### ifcc-rm and jds/jscc (dcm japan)

As with the NGSP-derived results, we investigated the results for the JDS/JSCC system. Supplemental Fig. 1 in the online Data Supplement shows that the 95% CIs for all intercepts overlap with the ME CI. The same is true for the slopes, except in the 2006-1 and 2004-1 studies. Again, the interdependency of slope and intercept is clear. Looking at the JDS/JSCC-derived HbA_{1c} percentage, results from the 2006-1 study are outside the 95% CI of the ME, and those from 2004-2 and 2003-2 are borderline. Supplemental Fig. 2 in the online Data Supplement shows a significant deviation of the derived HbA_{1c} percentage at higher HbA_{1c} concentrations in 2 studies (2004-1 and 2006-1), with a similar but not significant tendency in studies 2003-2, 2004-2, and 2005-1.

With respect to the width of the CIs, the maximum half-width at the extremes of the measurement ranges lies between 0.32 and 0.74 JDS/JSCC %HbA_{1c}, whereas at the decision limit of 53 mmol/mol HbA_{1c}, it is between 0.08 and 0.23 JDS/JSCC %HbA_{1c}.

### ifcc-rm and mono-s (dcm sweden)

Supplemental Fig. 1 shows that the CIs for all experimental slopes and intercepts overlap with the CI of the ME. In 1 study (2002-2), the derived Mono-S HbA_{1c} percentage is outside the CI of the ME. This is confirmed with regard to the overall HbA_{1c} range by Supplemental Fig. 3 in the online Data Supplement, in which one can also see that the widest dispersion occurred in the 2001 and 2002 studies.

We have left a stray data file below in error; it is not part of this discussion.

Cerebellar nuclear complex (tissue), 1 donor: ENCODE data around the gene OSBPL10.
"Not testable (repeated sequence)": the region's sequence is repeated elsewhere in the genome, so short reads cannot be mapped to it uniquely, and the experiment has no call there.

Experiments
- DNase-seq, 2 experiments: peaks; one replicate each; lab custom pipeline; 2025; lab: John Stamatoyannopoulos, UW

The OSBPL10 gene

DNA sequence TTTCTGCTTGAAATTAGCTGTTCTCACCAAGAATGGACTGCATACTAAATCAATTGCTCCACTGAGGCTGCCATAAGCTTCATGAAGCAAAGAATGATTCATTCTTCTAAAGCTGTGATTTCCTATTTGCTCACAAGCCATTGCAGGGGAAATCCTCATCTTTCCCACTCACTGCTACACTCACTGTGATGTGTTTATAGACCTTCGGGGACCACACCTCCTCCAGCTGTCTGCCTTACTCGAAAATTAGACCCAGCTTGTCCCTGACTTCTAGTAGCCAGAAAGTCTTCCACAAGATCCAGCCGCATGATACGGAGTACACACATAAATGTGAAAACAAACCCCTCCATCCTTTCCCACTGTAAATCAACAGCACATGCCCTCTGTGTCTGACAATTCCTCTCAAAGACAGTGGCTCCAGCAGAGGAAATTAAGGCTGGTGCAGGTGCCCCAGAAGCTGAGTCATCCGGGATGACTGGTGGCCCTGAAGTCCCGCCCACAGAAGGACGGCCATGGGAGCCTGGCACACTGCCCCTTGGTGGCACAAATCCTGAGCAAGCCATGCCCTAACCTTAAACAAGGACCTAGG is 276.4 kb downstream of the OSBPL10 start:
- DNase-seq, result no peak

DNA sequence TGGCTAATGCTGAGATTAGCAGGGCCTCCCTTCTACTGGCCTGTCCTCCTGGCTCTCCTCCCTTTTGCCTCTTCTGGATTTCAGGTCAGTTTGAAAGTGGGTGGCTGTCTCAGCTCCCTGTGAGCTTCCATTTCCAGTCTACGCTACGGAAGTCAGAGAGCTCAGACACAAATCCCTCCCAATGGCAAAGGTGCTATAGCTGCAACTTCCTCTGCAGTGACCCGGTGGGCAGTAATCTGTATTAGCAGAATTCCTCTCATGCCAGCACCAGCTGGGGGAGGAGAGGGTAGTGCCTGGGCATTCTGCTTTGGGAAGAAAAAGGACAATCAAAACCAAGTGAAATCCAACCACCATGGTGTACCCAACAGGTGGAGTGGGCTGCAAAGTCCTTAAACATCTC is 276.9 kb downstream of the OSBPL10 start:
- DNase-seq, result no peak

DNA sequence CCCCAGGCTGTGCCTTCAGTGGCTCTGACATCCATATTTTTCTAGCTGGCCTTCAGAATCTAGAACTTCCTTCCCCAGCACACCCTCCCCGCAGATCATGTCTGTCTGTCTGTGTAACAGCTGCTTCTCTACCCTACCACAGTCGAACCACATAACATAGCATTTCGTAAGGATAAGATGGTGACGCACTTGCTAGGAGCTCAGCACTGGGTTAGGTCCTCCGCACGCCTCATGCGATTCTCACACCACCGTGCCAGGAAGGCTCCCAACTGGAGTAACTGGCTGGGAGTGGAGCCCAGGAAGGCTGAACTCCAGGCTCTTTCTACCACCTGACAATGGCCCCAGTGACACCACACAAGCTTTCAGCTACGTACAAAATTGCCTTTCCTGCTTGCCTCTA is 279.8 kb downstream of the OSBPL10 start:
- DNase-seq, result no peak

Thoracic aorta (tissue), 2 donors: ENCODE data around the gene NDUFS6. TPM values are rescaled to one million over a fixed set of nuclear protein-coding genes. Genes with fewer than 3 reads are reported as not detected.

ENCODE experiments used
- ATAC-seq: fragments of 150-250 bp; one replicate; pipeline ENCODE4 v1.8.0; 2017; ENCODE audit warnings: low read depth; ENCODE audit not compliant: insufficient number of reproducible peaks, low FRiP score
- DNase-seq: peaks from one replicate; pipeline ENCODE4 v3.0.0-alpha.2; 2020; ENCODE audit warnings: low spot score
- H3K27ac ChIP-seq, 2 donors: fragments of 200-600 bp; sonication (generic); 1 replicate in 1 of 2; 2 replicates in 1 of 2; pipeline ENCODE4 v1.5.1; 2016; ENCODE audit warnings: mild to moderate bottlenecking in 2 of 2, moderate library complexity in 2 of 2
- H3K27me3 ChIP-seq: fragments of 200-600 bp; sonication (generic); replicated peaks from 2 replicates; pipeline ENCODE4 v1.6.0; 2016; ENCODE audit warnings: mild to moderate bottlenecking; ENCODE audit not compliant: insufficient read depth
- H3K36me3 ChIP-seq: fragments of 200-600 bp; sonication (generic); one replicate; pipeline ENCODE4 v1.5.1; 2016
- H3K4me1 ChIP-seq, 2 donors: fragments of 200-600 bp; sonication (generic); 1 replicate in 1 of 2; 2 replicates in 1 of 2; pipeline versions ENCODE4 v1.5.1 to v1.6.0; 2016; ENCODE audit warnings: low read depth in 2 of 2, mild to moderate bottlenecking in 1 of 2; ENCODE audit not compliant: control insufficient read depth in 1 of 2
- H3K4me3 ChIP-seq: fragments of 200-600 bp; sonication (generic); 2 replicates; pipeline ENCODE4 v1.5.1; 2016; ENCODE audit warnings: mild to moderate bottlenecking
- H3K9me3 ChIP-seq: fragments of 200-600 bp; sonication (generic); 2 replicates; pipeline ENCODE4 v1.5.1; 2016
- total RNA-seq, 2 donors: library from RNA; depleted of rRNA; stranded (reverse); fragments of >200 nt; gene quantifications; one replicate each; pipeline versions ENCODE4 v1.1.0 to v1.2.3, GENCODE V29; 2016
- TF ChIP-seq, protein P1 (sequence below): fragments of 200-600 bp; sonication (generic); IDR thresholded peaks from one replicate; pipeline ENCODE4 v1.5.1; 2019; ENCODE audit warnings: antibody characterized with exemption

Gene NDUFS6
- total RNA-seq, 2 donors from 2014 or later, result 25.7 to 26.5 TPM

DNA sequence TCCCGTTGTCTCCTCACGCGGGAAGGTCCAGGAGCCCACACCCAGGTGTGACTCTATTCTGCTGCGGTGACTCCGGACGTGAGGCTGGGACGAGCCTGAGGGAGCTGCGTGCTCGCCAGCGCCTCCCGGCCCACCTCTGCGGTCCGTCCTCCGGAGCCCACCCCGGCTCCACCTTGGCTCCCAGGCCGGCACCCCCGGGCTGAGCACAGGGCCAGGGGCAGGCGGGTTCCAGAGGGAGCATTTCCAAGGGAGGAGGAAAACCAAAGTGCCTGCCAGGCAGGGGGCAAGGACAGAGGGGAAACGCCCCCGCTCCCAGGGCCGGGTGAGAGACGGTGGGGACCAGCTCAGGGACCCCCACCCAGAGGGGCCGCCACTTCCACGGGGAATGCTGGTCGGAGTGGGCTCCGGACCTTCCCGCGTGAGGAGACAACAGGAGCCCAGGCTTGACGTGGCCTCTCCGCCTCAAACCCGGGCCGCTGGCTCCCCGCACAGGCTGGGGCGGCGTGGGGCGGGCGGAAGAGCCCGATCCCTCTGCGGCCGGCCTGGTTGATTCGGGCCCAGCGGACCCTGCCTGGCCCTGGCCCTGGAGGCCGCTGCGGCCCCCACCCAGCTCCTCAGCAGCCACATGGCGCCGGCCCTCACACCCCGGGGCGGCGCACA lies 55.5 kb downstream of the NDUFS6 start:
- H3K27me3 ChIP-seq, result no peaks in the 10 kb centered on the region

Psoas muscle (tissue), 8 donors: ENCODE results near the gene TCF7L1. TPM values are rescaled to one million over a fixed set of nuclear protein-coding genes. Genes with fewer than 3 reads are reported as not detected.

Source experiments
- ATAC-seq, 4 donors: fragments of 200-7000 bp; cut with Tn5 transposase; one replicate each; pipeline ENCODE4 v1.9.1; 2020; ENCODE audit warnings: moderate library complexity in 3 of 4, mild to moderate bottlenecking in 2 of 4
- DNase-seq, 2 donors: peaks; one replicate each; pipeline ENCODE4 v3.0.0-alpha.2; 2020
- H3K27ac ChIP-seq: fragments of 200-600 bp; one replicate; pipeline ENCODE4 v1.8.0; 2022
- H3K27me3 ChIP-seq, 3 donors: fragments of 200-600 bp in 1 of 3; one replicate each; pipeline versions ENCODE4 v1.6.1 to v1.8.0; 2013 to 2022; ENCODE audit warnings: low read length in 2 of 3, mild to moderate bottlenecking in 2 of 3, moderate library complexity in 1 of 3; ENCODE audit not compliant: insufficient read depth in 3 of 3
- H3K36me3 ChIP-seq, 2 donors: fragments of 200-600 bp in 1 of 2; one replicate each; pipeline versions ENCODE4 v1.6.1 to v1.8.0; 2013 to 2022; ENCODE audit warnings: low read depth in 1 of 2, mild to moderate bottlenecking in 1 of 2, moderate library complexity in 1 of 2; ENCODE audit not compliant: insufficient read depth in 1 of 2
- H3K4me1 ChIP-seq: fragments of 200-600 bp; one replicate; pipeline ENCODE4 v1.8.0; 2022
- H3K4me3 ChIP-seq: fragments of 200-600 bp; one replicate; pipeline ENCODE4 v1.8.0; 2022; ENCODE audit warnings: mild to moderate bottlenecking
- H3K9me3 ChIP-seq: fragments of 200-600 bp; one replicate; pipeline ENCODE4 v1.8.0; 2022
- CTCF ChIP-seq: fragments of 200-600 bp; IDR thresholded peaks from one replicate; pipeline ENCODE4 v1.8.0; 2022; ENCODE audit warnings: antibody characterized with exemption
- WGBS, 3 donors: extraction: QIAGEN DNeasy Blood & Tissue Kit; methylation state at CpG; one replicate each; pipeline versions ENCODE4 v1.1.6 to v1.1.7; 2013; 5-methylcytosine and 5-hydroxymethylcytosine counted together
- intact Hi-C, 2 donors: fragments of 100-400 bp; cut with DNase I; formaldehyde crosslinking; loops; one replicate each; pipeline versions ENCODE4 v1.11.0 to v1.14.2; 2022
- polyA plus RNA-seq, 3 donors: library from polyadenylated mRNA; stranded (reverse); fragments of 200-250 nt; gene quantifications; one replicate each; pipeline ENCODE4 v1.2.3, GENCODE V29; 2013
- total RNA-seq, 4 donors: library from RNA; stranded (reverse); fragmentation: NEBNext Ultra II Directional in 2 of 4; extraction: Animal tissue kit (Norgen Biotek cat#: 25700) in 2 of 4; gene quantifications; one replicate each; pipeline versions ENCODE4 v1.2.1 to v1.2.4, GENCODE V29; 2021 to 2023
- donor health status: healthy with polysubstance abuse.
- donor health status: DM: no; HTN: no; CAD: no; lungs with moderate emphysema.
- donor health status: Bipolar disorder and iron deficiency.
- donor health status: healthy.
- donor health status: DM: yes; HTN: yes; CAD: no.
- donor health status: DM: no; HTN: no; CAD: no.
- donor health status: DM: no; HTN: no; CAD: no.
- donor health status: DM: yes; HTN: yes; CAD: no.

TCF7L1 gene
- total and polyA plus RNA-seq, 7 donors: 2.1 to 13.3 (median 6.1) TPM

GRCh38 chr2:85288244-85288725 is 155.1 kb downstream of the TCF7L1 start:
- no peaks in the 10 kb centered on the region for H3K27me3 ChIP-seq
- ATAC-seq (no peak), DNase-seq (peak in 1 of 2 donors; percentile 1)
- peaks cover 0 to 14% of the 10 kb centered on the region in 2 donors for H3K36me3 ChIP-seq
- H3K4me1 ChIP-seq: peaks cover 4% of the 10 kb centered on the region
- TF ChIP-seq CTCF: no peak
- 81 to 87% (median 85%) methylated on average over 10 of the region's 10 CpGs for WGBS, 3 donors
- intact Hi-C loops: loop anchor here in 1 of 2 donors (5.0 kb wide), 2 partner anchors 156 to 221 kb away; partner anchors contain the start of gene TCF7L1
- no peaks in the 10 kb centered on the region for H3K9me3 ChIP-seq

The maximum half-width of the CIs at the edges of the measurement range is between 0.38 and 0.85 Sweden %HbA_{1c}. At 53 mmol/mol HbA_{1c} (medical decision limit), the half-width lies between 0.11 and 0.24 Sweden %HbA_{1c}.

## Discussion

Recently, an intense discussion has taken place on how the new IFCC standardization of HbA_{1c} measurement can be implemented in clinical practice today (19)(20). A consensus statement on this issue was issued by the IDF, ADA, EASD, and IFCC (7). Irrespective of the outcome of this discussion, it is of utmost importance that the relationships between the IFCC reference system and the national harmonization systems in the US, Japan, and Sweden are stable and thus reliable. Such stability allows the conversion of analytical and clinical data from one system to another, making possible the translation of HbA_{1c} target values generated in previous clinical studies using methods not traced to the IFCC system, thus maintaining the clinical experience (20).